Unlike Republicans in Wisconsin who rammed through extremely unpopular union-busting legislation and now face expensive recall campaigns, Republicans and Democrats in Indiana struck a deal that will bring the state’s so-called “right to work” bill to a vote after Democrats get more time to prepare amendments and holding a full debate on the bill.
Credit should be given to Republican House Speaker Brian Bosma of Indianapolis who reached out to Democrats after watching a video of an earlier hearing that had rushed the measure through committee. The process, Bosma concluded, “did not reflect democracy’s finest hour.”
It is a small, but significant step in the right direction. Democrats still bear the burden of coming up with amendments that could be passed and ameliorate the bills worst provisions. Republicans hold a strong majority in Indiana and will therefore likely have the votes they need to pass the bill, and it remains to be seen if the rest of the legislature shares Bosma’s desire to legislate via compromise.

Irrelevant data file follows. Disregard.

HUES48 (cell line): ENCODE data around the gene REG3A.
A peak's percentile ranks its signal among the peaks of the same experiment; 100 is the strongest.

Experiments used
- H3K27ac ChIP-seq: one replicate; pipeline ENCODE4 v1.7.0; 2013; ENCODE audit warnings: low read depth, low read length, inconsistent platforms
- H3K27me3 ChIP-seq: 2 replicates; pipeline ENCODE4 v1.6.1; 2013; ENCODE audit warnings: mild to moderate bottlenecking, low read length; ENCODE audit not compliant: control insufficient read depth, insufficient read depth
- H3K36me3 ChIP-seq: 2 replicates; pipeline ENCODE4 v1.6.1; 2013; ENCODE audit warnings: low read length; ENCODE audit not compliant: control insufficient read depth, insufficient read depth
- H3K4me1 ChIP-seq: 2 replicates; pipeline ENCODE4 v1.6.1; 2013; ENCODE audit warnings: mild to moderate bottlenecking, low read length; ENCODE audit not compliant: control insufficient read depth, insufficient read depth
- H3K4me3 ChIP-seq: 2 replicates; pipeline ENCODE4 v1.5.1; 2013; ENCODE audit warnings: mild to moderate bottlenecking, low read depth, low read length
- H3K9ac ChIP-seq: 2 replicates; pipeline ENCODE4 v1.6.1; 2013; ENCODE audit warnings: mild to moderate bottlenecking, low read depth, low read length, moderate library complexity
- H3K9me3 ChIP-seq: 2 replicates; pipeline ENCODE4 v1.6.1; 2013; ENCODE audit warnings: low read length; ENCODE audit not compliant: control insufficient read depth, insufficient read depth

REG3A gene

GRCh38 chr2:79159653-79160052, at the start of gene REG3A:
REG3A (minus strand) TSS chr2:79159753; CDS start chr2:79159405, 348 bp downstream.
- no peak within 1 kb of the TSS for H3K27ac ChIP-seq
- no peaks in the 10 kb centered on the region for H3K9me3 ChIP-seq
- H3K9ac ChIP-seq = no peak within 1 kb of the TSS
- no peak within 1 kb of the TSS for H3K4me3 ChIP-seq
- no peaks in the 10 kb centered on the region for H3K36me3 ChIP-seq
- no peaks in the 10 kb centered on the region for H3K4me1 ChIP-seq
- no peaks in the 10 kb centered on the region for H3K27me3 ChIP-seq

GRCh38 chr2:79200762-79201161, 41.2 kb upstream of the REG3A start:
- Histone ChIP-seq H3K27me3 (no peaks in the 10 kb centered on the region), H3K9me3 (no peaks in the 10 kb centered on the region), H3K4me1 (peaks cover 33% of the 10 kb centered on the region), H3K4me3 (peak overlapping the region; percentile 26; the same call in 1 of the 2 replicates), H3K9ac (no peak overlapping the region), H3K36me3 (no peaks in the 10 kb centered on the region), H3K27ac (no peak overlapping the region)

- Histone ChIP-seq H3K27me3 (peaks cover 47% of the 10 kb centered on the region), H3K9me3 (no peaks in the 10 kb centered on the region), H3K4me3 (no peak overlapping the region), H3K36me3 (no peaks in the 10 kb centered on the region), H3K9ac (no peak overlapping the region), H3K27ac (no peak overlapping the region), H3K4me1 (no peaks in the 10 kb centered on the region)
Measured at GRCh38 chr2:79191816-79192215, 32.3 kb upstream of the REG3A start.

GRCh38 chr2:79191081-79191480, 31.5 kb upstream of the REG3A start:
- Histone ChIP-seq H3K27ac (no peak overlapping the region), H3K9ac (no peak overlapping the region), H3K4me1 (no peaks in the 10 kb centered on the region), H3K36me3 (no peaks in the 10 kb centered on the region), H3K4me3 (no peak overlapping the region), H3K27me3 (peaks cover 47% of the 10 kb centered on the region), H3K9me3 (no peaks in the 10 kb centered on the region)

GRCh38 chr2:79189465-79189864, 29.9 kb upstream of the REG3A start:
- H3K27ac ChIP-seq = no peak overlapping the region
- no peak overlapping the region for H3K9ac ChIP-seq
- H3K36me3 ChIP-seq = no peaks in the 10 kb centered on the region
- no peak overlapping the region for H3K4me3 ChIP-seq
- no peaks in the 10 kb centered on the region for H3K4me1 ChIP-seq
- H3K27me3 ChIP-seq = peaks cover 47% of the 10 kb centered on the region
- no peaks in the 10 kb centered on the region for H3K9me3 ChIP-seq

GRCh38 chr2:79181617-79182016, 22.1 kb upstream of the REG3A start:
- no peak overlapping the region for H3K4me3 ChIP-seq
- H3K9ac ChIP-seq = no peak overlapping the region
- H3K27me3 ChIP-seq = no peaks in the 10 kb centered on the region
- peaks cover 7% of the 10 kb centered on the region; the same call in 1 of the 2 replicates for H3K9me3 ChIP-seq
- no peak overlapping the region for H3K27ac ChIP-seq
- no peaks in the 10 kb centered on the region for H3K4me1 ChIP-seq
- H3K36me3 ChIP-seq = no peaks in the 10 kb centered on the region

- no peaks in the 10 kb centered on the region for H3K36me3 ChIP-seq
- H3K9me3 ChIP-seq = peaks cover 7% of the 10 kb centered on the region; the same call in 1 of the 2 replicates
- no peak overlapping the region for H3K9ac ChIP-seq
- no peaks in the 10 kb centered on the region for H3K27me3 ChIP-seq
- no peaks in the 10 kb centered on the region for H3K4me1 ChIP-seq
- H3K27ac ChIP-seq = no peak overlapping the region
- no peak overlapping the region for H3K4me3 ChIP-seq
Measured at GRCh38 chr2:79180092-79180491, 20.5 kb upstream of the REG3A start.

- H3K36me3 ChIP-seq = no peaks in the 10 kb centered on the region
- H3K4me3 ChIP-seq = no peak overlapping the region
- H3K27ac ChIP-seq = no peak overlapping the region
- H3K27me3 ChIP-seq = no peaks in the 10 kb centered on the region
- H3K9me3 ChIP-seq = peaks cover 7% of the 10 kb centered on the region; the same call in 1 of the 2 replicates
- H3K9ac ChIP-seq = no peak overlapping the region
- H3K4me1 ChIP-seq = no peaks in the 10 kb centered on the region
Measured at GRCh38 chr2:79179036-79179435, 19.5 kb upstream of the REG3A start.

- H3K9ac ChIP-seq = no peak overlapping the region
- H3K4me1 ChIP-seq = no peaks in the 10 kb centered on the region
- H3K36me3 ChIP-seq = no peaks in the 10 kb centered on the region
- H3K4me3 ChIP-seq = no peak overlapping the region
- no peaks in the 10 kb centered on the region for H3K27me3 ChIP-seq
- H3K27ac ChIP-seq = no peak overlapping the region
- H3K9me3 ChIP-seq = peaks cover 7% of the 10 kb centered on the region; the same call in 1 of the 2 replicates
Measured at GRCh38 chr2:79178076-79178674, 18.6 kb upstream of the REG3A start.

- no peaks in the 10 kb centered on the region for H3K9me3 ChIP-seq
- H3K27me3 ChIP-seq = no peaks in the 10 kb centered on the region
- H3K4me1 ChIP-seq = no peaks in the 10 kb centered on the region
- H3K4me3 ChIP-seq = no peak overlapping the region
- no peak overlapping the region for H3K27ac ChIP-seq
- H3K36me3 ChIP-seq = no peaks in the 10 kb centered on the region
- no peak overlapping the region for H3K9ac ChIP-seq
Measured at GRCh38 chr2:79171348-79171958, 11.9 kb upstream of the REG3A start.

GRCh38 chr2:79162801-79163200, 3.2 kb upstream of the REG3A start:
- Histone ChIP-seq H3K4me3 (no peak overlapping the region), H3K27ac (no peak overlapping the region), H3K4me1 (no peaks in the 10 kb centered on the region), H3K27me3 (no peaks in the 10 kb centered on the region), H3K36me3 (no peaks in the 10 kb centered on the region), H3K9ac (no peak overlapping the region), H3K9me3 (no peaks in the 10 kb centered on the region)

But they should. In fact, that is the whole point. Much like their leadership in Washington D.C., Republicans in Wisconsin and Ohio mistook a majority for mandate and forgot that in a democracy minority voices are supposed to have input in the governing process. Ramming legislation through to passage, without opportunity for a full public hearing and debate is not leadership in any real sense. It’s just a simple power grab, something Bosma in Indiana seems to understand.
Photo from Kheel Center, Cornell University via flickr.
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